Academic journal article The Town Planning Review

Discretion and Expediency in the Enforcement of Planning Controls

Academic journal article The Town Planning Review

Discretion and Expediency in the Enforcement of Planning Controls

Article excerpt

The enforcement of planning controls in the British planning system is an activity that exhibits a high degree of discretion in decision-making. Local planning authorities are empowered to enforce against breaches of planning control where they consider it 'expedient' to do so. The paper addresses the concepts of discretion and expediency in relation to planning enforcement. It traces the evolution of discretionary enforcement in British planning legislation and relates this to the formally stated purposes of enforcement action, as well as the various considerations of local planning authorities in determining whether it is expedient to take enforcement action. The paper concludes that there is a significant degree of ambiguity in the purposes of enforcement action in Britain, each with their own characteristic basis for discretionary decision-making.

The planning systems in England and Wales have been the subject of continuing review since 2001. Significant change has been effected as a consequence of these reforms, most notably in relation to the form and preparation of development plans prepared by local planning authorities and in arrangements for dealing with nationally significant infrastructure. Significant attention has also focused on delivering effective and efficient services in the determination of planning applications. The enforcement of planning controls has not escaped this programme of review. However, whereas other aspects of planning reforms have made significant progress since 2001, the review of planning enforcement appears to have had little impetus behind it:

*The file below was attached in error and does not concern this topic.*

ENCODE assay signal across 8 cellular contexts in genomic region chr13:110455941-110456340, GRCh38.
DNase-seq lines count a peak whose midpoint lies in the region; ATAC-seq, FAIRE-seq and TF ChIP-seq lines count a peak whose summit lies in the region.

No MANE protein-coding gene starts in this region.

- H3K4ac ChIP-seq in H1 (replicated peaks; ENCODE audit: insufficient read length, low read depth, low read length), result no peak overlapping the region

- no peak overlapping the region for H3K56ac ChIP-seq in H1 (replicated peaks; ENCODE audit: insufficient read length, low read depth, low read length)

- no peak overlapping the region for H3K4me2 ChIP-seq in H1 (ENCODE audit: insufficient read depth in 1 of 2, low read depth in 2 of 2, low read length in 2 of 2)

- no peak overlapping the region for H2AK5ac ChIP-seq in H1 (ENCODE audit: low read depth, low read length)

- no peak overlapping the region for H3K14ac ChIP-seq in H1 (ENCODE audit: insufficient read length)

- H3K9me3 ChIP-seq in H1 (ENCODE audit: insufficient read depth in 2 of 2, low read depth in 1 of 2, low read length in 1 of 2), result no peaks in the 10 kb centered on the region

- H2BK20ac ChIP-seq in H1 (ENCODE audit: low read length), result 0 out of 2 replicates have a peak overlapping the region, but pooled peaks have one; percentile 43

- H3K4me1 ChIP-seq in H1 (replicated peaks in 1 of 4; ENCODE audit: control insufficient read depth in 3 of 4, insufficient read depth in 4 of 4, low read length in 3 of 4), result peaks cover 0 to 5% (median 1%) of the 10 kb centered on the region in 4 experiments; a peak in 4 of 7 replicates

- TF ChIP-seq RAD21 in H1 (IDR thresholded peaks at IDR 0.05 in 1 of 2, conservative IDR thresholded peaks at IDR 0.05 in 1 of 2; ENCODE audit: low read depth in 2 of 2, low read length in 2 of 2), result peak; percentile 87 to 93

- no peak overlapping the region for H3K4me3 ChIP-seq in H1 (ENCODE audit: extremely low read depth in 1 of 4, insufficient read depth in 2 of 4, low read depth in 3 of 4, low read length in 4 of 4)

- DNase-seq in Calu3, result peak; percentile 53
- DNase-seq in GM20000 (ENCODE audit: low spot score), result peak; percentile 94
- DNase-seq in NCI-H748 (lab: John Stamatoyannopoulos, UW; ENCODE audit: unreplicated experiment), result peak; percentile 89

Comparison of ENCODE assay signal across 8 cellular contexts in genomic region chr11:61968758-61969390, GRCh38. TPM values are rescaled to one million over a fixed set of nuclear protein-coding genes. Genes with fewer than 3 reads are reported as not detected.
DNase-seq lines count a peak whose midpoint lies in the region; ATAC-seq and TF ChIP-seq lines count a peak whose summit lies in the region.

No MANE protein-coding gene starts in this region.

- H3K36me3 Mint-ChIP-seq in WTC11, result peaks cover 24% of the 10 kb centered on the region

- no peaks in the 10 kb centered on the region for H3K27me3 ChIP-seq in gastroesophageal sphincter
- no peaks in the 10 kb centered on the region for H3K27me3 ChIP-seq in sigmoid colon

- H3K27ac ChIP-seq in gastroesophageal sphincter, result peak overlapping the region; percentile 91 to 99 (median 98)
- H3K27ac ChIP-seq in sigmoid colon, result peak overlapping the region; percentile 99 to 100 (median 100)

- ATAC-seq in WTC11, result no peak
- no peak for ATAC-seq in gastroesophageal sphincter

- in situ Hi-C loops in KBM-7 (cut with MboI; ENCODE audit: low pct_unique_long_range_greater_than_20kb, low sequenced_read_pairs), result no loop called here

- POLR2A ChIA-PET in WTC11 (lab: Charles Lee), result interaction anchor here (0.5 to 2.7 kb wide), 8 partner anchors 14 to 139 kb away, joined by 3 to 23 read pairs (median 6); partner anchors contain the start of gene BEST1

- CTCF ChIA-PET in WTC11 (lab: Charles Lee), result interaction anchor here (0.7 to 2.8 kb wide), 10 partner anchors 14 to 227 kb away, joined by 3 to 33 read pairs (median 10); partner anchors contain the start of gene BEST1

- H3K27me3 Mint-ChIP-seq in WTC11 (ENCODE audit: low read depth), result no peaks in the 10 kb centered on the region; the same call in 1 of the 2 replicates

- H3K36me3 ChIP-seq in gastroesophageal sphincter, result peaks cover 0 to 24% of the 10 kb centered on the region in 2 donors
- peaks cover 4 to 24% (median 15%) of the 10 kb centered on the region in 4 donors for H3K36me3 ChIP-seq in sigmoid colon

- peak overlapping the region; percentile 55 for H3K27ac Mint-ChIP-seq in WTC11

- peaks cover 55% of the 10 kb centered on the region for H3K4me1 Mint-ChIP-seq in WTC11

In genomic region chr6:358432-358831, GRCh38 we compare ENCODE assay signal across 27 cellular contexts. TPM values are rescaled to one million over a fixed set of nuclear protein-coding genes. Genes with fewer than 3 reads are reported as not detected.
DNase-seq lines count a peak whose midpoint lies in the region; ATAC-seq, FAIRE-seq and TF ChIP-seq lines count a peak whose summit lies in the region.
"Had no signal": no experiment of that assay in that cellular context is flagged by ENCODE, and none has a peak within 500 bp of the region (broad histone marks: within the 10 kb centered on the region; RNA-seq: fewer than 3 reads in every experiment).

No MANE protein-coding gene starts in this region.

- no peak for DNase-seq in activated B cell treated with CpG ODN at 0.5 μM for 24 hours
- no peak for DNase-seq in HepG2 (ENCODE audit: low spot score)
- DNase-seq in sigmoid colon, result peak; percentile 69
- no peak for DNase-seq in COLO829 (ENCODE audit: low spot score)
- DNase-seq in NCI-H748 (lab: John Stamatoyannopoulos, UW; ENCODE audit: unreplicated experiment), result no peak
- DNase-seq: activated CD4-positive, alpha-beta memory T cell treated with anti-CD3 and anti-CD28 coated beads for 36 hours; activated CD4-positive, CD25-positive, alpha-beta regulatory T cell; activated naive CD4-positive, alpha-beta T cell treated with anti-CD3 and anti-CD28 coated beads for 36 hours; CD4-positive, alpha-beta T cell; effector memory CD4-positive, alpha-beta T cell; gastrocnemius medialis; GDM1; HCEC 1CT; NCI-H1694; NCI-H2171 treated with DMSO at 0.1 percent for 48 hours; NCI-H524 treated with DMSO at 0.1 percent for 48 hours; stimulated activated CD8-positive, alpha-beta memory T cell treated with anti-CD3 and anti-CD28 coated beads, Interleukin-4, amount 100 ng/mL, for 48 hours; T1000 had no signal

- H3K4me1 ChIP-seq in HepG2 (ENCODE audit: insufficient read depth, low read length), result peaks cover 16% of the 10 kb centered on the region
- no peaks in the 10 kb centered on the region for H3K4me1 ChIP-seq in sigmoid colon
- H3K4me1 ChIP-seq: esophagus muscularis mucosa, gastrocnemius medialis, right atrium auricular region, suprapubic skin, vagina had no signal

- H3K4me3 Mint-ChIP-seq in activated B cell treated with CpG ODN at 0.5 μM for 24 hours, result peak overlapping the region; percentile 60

The 2001 review did not come up with many new ideas and generally the [Government consultation] paper went through what are the well-known options and in most cases rejected them ... Indeed it gave the impression that the Department [of Communities and Local Government] was rather uncertain as to what should be done and was looking for a clear steer from the professionals involved in enforcement. (Purdue, 2008, 438-39)

The 'well-known options' in the Government's review of planning enforcement included whether the decision to take enforcement action should remain at the discretion of the local planning authority. The focus of this paper is on the discretionary character of planning enforcement, given that local planning authorities are able to enforce against unauthorised development where it appears to them to be expedient to do so. The context for the paper is the British planning system - a system widely recognised as enabling significant discretion to decision-makers in their day-to-day activities. The concepts of discretion and expediency are the central concerns of the article. The paper firstly defines the concept of discretion as it has been discussed within the planning literature and the social sciences. A brief historical account is provided of the evolution of British planning legislation and enforcement provisions. This explains the emergence of planning enforcement as an activity that is (a) characterised by considerable decision-maker discretion and (b) also framed by the concept of 'expediency'. The review highlights a historical departure from earlier conceptions of enforcement as a means of implementing and ensuring conformity with a detailed plan to present-day enforcement guided principally by the more flexible and loosely defined concept of expediency. This presents decision-makers with wide-ranging discretion on whether or not to enforce against breaches of planning control. Consequently, an attempt is made to clarify the purpose and objectives of enforcement action and relate these to the concepts of discretion and expediency.

Defining 'discretion' and its place in understanding planning

The concept of discretion has wide application within the sphere of legal and regulatory practices as well as the wider social sciences (Pepinsky, 1978, 28). A definition of discretion, focusing specifically on the exercise of discretion in the course of decisionmaking, is that:

a public officer has discretion whenever the effective limits of his power leave him free to make a choice among possible courses of action or inaction . …

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